Genesis 20:6
And God said unto him in a dream, Yea, I know that thou didst this in the integrity of thy heart; for I also withheld thee from sinning against me: therefore suffered I thee not to touch her.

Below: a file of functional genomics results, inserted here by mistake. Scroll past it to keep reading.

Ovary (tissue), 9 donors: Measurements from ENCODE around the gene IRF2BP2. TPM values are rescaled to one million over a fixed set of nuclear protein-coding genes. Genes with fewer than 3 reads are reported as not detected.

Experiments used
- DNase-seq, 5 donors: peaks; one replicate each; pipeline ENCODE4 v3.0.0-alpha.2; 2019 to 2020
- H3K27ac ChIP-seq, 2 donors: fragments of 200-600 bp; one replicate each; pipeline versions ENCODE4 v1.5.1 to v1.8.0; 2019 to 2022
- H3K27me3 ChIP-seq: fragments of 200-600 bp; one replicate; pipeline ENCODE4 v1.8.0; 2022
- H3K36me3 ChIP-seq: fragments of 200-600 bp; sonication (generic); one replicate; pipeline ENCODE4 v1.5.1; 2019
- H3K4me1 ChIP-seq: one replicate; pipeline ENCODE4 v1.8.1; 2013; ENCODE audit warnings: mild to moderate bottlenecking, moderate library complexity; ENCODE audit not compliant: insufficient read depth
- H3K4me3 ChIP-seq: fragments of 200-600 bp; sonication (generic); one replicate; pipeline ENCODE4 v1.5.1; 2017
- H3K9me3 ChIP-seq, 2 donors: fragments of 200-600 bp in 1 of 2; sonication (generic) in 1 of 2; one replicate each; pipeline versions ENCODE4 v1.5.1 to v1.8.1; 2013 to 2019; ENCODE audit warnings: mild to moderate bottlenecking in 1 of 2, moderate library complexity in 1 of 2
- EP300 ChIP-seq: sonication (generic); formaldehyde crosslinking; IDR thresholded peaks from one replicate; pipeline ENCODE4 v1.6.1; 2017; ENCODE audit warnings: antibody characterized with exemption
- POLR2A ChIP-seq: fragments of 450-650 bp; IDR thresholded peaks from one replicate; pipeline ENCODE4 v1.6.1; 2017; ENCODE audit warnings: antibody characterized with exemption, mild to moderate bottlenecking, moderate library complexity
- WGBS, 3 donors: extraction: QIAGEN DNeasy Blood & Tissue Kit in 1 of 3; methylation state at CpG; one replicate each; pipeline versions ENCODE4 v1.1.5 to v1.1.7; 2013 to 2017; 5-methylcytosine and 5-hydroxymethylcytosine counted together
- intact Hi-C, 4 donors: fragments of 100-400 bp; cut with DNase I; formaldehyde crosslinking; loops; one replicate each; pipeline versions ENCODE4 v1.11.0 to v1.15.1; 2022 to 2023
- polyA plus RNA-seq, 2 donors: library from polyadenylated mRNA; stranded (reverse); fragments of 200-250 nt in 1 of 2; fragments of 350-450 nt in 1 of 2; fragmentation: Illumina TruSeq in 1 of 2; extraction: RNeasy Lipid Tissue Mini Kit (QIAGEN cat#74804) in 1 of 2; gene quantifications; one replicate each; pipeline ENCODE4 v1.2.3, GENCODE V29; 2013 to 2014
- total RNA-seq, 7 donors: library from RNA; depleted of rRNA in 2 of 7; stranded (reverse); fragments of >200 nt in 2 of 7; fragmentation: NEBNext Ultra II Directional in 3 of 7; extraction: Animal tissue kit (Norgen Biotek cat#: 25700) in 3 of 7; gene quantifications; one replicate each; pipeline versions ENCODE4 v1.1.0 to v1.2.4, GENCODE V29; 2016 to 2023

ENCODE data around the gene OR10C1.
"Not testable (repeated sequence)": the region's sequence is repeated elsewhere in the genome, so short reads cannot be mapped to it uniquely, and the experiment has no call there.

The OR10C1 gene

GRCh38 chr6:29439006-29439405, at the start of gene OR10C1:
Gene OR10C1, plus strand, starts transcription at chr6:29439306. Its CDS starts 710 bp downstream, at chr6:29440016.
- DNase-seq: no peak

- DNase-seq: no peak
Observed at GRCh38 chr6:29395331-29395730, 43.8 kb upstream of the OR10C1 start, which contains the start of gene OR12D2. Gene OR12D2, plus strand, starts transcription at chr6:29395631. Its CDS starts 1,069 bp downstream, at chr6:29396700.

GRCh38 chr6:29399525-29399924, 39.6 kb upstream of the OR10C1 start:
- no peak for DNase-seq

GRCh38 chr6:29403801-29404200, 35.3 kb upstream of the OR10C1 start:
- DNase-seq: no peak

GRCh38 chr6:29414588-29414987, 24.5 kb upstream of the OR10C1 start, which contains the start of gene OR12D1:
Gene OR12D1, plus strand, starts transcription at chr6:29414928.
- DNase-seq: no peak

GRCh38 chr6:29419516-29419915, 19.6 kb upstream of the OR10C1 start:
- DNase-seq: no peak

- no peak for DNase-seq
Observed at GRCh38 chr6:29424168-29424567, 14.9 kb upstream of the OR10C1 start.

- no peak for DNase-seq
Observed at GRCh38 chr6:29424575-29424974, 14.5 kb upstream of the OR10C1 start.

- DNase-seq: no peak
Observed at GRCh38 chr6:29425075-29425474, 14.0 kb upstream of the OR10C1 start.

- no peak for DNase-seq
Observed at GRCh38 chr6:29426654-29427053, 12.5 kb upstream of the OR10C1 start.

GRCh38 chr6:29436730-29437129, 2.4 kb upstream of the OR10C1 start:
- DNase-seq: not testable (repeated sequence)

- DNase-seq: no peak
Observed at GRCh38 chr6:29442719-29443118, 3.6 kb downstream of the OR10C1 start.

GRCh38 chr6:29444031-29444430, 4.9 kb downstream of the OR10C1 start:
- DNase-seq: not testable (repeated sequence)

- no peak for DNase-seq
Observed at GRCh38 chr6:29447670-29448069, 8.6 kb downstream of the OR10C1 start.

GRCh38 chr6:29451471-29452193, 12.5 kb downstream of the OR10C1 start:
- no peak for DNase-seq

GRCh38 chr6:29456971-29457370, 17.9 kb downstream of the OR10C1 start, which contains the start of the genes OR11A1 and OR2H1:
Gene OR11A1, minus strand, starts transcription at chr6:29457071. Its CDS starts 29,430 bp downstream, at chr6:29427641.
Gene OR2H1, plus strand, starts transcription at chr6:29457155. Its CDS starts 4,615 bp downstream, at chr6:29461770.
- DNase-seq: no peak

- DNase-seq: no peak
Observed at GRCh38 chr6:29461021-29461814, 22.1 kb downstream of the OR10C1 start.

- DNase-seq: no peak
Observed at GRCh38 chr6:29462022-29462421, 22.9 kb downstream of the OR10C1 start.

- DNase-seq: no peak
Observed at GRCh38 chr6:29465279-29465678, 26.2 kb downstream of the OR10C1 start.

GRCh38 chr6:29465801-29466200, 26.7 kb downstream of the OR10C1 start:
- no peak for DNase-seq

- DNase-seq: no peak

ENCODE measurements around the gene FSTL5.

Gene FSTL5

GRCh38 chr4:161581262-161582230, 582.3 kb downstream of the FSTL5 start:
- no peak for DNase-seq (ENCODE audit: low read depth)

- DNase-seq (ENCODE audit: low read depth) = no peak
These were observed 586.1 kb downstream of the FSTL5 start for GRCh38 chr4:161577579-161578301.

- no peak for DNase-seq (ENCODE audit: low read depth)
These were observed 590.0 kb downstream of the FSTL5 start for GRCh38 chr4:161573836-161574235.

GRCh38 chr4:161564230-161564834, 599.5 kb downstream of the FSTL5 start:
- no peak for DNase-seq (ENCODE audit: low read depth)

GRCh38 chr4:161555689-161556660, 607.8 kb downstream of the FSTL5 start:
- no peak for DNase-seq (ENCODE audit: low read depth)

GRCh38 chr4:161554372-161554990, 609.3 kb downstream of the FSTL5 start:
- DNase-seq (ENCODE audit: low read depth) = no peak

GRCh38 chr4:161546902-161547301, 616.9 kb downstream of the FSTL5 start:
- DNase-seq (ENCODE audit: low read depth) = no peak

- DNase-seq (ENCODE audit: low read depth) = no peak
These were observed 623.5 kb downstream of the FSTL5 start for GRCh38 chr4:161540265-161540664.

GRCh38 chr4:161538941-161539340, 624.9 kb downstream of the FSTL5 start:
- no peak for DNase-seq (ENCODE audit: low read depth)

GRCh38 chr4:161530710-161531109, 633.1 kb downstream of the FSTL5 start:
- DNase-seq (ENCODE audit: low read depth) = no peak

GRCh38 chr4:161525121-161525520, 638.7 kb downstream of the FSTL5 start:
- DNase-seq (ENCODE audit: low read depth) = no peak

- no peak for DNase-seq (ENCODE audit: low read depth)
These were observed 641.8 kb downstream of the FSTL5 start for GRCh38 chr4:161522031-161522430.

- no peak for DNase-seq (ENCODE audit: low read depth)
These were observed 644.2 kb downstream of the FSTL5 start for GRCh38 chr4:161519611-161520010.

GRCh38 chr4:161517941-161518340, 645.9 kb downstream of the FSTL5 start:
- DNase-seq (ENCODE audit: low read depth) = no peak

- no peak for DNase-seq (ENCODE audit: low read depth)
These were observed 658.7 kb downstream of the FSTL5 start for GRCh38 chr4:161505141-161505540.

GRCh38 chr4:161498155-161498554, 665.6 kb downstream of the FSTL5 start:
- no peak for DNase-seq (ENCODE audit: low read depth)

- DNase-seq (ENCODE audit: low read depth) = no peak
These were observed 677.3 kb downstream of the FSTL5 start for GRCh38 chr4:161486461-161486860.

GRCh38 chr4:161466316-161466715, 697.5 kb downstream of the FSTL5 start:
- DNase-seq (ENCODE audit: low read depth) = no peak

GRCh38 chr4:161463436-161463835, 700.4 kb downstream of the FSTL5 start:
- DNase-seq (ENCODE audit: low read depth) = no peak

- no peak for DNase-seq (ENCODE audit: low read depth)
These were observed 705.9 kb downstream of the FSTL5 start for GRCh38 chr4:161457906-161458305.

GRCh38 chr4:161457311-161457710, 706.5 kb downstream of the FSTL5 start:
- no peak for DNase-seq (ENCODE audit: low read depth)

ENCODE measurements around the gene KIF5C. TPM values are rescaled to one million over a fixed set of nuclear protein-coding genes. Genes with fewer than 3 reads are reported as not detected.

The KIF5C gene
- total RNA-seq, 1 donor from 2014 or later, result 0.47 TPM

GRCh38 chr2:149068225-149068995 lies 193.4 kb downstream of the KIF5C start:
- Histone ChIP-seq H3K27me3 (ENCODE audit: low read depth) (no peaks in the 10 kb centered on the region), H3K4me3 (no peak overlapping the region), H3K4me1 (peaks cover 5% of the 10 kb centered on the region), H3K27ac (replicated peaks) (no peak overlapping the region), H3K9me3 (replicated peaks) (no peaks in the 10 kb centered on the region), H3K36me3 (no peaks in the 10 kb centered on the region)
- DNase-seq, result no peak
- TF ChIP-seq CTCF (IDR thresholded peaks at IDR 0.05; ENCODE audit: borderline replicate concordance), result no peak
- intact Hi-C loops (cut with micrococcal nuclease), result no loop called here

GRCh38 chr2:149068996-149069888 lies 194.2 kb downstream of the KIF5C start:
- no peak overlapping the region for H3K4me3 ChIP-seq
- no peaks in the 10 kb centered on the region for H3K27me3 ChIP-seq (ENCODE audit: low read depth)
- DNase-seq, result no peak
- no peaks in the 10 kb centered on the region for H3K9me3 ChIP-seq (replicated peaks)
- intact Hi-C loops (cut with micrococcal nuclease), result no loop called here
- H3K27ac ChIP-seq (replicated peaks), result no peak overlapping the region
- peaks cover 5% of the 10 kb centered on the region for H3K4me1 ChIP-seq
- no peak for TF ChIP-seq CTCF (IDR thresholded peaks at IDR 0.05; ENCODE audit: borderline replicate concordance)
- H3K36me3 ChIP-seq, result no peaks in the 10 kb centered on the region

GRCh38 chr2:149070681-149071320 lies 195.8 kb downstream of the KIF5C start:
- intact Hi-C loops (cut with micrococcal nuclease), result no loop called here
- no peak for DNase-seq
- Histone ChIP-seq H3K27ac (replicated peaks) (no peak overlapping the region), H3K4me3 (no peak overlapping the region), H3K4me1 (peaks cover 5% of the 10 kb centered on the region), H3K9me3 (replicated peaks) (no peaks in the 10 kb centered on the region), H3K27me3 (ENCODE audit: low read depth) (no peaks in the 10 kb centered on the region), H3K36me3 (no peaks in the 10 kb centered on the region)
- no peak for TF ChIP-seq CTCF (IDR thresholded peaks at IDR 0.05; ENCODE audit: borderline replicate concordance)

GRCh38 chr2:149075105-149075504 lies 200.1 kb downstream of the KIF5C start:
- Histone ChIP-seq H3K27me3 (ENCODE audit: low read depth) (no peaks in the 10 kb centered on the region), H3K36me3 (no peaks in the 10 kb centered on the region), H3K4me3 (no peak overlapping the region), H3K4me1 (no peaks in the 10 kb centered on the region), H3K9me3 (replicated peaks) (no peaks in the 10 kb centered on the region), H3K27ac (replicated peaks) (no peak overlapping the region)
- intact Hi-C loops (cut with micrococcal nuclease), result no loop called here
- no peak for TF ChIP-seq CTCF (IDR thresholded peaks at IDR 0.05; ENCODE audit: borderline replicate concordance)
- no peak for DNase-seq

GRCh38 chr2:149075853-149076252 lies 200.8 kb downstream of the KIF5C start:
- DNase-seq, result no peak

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Genesis 20:6. I withheld thee, &c. — It is God that restrains men from doing the ill they would do; it is not from him that there is sin, but it is from him that there is not more sin, either by his influence on men’s minds, checking their inclination to sin, or by his providence, taking away the opportunity of committing it. It is a great mercy to be hindered from sinning, which God must have the glory of, whoever is the instrument.